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NYRA's David Skorton: Transparency an "honest messy"

NYRA's David Skorton: Transparency an "honest messy"

Warts and all. That’s the promise from David Skorton, New York Racing Association board of directors

Warts and all.

That’s the promise from David Skorton, New York Racing Association board of directors chairman, who says he’ll usher in transparency for the traditionally secretive organization that runs thoroughbred racing at Aqueduct, Belmont and Saratoga. The change is driven by a government takeover of the board last summer after a rash of thoroughbred deaths at Aqueduct and the erroneous withholding of millions from winning bets.

“There may be times where it is messy,” Skorton said of the new openness, “but it’s an honest messy.”

Restoring honesty to the operation was one of the major rationales of Gov. Andrew Cuomo last year, when he advanced legislation for a state takeover of NYRA. He argued, and Skorton agrees, that decisions affecting the public, like the safety of racing and the amount being paid out on winning bets, need to be executed within the sight of the public.

For the next three years, NYRA will be run by a 17-member reorganization board that includes 12 government appointees.

Robert Freeman, director of the state’s Committee on Open Government, described the new blood as “significant government control.” That control of the board and the language of the legislation that created it led Freeman to conclude that NYRA is subject to the open meetings and freedom of information laws.

Adherence to the Open Meetings Law means making board and committee meetings open to the public, announcing when and where meetings will be held and making minutes from a meeting available to the public. The Freedom of Information Law (FOIL) requires publicizing voting records and ensures accessibility to all records except those that fall into sensitive categories such as information that would impair business negotiations.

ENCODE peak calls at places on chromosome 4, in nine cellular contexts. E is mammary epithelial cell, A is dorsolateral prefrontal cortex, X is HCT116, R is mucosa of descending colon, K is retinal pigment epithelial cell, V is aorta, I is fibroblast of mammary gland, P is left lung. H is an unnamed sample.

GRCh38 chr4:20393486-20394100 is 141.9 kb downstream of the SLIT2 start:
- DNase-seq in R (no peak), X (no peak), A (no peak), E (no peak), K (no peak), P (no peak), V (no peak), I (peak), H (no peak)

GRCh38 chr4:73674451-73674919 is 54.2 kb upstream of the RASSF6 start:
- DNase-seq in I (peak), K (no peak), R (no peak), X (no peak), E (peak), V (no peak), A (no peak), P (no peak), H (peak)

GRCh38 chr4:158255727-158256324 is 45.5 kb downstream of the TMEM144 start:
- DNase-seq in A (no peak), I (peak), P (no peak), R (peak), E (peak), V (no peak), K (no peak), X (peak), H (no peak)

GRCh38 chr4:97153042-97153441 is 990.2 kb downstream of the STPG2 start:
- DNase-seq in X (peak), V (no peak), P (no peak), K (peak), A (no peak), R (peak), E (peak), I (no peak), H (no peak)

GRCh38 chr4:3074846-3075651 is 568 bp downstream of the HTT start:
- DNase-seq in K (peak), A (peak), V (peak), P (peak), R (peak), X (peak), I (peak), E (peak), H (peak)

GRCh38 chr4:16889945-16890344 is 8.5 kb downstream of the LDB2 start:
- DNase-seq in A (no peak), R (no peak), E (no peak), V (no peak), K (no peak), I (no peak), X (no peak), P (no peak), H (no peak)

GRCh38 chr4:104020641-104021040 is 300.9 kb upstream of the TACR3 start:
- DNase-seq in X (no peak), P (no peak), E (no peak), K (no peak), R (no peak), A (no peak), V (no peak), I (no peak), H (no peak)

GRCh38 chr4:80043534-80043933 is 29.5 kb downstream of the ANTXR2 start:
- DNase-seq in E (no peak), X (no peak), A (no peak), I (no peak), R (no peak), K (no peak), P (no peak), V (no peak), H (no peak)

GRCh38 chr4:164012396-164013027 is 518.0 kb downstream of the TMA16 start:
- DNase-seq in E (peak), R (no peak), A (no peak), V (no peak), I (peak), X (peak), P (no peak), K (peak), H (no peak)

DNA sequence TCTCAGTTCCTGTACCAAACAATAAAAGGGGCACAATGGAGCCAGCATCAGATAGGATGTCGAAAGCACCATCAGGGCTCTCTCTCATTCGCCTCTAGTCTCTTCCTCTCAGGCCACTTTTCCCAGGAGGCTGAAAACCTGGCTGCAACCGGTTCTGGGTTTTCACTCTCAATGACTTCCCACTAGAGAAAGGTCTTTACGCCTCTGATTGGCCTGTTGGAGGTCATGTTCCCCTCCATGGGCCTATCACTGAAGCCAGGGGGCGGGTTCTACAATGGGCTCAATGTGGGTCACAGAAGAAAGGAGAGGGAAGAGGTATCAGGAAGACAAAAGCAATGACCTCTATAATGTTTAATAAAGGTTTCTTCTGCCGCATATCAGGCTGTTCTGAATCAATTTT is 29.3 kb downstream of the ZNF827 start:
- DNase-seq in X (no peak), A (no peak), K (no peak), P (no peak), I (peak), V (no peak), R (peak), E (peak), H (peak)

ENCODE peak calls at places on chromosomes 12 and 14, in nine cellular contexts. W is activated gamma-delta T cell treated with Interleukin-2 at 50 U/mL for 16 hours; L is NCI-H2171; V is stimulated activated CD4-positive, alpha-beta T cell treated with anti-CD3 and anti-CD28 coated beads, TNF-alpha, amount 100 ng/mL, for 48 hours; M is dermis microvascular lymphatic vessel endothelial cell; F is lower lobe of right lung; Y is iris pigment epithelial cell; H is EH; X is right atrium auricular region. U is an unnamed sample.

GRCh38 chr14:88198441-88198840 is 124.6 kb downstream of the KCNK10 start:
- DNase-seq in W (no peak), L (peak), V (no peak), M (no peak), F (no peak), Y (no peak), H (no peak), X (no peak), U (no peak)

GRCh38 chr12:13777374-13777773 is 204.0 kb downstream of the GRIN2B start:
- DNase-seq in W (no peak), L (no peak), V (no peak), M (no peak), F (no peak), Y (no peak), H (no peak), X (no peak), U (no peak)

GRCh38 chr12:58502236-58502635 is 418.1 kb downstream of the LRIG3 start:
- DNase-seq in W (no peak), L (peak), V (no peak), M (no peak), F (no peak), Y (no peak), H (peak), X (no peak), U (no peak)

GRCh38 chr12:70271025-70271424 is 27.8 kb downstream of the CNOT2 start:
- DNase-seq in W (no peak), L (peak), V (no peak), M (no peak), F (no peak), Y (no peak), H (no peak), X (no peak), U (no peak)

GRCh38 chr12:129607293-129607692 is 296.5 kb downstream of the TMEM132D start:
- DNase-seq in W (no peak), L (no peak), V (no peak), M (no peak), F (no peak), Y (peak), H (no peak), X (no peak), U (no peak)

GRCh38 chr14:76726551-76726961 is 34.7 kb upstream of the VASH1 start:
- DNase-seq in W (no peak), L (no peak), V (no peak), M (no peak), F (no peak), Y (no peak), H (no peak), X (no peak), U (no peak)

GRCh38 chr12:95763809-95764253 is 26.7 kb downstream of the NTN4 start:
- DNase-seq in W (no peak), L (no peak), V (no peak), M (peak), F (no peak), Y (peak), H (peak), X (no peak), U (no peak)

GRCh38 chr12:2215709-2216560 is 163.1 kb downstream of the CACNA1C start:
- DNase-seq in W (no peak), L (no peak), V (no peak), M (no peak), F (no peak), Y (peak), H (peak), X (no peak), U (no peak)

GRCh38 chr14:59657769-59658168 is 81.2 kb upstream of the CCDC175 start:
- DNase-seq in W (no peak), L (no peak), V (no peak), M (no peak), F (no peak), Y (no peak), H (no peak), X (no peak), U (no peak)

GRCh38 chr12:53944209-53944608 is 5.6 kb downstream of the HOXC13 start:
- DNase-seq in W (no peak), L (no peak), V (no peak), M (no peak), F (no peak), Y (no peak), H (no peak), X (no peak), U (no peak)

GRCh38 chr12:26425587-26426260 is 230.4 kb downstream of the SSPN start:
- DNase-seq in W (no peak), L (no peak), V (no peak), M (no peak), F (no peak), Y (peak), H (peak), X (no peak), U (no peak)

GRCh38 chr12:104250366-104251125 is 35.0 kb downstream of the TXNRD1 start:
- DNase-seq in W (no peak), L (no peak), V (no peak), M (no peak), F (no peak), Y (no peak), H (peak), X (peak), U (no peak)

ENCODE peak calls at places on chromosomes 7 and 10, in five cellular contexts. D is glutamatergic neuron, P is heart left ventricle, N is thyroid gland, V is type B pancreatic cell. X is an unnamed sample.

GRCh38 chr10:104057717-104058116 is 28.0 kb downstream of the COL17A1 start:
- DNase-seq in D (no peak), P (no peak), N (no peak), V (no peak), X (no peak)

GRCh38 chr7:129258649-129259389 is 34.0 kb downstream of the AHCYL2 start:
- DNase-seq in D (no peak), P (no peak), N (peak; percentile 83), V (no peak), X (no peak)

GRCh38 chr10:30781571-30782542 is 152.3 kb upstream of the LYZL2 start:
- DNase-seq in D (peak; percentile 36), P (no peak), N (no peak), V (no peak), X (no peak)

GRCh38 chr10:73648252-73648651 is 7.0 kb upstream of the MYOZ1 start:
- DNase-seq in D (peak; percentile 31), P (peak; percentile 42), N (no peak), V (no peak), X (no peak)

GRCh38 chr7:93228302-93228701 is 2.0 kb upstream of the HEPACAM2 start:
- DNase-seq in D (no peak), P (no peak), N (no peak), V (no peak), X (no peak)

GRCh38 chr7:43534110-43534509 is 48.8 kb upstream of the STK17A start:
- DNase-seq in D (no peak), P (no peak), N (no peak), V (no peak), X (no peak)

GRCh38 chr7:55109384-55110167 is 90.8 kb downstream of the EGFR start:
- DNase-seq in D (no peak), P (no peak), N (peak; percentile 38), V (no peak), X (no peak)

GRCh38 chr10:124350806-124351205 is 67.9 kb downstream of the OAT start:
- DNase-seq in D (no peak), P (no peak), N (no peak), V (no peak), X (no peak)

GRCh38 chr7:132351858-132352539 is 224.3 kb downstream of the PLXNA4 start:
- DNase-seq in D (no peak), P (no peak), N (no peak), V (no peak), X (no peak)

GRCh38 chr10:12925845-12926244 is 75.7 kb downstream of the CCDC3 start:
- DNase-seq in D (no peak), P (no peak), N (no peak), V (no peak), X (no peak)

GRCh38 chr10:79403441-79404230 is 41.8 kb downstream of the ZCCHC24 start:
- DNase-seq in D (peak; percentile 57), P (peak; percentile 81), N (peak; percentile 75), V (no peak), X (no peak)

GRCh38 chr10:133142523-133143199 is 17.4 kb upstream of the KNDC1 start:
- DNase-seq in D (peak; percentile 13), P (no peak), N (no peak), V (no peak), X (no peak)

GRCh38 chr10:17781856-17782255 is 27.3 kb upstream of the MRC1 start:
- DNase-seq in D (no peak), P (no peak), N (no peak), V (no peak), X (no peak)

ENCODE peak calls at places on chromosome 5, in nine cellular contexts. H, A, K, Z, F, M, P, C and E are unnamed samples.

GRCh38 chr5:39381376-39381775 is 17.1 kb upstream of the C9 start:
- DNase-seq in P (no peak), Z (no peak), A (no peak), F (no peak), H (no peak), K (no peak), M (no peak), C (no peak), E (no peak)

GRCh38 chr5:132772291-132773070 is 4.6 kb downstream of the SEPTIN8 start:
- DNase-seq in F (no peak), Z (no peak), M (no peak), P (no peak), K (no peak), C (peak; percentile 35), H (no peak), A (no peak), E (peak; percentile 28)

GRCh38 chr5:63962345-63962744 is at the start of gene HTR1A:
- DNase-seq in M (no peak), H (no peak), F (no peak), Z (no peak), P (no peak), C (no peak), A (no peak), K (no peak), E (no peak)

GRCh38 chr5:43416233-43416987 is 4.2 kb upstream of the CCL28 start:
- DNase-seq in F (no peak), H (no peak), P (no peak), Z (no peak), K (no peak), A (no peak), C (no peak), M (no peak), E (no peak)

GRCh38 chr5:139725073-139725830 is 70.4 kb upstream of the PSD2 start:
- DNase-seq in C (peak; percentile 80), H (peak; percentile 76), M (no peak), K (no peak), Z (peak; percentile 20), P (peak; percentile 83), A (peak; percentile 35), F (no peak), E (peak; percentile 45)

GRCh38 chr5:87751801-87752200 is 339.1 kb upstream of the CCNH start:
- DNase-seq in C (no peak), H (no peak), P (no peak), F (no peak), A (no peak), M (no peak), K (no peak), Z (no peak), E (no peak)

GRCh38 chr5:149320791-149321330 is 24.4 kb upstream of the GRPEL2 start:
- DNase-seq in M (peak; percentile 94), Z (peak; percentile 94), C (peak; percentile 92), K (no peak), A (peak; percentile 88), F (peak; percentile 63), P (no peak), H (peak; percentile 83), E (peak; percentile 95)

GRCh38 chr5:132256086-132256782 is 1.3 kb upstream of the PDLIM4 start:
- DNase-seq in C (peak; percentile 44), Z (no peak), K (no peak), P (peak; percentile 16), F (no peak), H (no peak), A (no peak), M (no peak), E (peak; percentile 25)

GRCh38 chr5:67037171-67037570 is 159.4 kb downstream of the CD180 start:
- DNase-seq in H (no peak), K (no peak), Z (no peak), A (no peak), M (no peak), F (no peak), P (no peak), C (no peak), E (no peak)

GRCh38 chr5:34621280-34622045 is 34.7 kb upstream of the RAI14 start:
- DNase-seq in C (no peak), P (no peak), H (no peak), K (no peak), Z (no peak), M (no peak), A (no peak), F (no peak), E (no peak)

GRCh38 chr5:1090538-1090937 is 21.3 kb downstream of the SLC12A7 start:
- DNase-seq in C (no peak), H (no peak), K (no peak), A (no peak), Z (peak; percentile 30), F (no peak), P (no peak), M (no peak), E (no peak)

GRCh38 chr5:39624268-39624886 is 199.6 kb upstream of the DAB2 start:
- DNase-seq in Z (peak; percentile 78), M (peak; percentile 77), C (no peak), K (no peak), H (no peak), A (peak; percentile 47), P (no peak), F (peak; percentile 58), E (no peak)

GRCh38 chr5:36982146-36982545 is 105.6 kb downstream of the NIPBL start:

Freeman’s interpretation of NYRA’s obligations is not legally binding. Because the board still exists in a quasi-governmental fashion, he said only the courts could decide that open government laws apply to NYRA.

The previous NYRA Board and management team fought with state regulators over disclosing top salaries, closely guarded its big spending and was contentious with the media.

Under the leadership of Skorton, NYRA has promised to follow the letter and spirit of open government laws.

“In general the philosophy will be to be open,” Skorton said.

This is a philosophy he’s familiar with because of his background in public academia, where meetings are open and officials are scrutinized heavily. He serves as president of Cornell University and recently served as co-chair of a state regional economic council.

The new guiding principle debuted in practice with the first meeting of the new board. That meeting, and the second, were open to the public and broadcast live on the Internet. The Internet broadcast in December got 1,636 visitors and last month’s got 1,935.

For John Hendrickson, open board meetings, disclosing documents and a new attitude are a welcome change. He previously served on the NYRA board and is a special Saratoga Springs adviser to the new board. He was beating the drums for more transparency before the state takeover and was pleased with the interest in the first two meetings.

“What were we afraid of? There’s nothing to hide,” Hendrickson said. “It’s great to involve the public. These are the people’s tracks.”